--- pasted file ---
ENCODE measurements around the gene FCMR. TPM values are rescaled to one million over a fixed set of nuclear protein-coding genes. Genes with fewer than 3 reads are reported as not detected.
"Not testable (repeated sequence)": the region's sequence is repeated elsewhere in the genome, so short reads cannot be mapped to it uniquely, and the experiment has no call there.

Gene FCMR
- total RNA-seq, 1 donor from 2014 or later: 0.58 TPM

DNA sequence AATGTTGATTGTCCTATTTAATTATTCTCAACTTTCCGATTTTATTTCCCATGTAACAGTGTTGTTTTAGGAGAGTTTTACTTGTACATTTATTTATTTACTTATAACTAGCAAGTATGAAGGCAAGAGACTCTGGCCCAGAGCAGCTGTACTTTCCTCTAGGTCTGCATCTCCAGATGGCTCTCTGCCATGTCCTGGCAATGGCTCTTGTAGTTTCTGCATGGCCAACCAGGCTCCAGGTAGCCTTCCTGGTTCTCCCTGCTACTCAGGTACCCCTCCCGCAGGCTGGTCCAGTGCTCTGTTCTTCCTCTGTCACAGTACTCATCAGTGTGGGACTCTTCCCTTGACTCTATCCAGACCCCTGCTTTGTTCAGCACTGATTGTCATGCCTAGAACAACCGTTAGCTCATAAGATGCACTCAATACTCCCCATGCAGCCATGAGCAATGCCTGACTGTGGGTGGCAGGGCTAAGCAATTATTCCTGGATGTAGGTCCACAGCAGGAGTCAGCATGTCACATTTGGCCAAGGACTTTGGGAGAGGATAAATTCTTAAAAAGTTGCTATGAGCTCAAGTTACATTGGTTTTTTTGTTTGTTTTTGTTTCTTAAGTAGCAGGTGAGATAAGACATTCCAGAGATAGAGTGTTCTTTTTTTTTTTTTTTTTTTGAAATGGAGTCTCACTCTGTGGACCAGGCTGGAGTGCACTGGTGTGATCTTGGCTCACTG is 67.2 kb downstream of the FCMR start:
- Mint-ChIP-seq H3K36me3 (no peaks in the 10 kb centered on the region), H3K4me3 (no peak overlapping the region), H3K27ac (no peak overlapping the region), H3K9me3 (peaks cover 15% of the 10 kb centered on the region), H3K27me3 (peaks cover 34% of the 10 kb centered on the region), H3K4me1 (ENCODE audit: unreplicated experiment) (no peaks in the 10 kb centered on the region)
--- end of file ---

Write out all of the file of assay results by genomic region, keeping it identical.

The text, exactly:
ENCODE measurements around the gene FCMR. TPM values are rescaled to one million over a fixed set of nuclear protein-coding genes. Genes with fewer than 3 reads are reported as not detected.
"Not testable (repeated sequence)": the region's sequence is repeated elsewhere in the genome, so short reads cannot be mapped to it uniquely, and the experiment has no call there.

Gene FCMR
- total RNA-seq, 1 donor from 2014 or later: 0.58 TPM

DNA sequence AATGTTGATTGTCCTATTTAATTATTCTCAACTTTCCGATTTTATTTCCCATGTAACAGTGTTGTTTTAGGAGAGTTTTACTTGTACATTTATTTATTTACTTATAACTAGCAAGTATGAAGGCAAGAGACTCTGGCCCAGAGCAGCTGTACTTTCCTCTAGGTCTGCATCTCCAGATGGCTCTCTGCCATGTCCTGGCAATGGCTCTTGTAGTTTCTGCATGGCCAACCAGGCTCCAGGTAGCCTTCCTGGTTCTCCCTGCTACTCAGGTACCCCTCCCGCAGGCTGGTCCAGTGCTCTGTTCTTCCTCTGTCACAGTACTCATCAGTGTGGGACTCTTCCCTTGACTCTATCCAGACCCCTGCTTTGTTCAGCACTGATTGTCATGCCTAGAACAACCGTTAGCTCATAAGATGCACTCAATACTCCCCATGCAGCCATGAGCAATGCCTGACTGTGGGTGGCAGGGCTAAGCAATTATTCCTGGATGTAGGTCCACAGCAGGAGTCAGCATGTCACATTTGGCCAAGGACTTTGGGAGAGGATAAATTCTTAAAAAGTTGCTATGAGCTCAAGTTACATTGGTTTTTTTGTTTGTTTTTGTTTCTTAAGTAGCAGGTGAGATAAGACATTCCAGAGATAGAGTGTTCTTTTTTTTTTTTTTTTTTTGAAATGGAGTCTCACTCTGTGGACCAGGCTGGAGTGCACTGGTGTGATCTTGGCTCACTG is 67.2 kb downstream of the FCMR start:
- Mint-ChIP-seq H3K36me3 (no peaks in the 10 kb centered on the region), H3K4me3 (no peak overlapping the region), H3K27ac (no peak overlapping the region), H3K9me3 (peaks cover 15% of the 10 kb centered on the region), H3K27me3 (peaks cover 34% of the 10 kb centered on the region), H3K4me1 (ENCODE audit: unreplicated experiment) (no peaks in the 10 kb centered on the region)